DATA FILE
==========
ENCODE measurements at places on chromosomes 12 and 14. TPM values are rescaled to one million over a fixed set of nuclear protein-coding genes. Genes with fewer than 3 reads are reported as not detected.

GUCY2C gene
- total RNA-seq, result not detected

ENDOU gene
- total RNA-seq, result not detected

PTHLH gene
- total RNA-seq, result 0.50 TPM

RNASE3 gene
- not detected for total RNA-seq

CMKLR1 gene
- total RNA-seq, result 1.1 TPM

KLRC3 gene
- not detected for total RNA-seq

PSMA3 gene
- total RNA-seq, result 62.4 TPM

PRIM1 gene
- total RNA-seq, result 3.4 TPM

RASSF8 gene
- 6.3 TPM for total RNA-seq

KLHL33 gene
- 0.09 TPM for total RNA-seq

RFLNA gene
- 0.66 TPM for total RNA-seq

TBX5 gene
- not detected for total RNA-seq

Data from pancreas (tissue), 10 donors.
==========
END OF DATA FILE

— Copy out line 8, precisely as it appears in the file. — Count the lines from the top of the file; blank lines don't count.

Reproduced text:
RNASE3 gene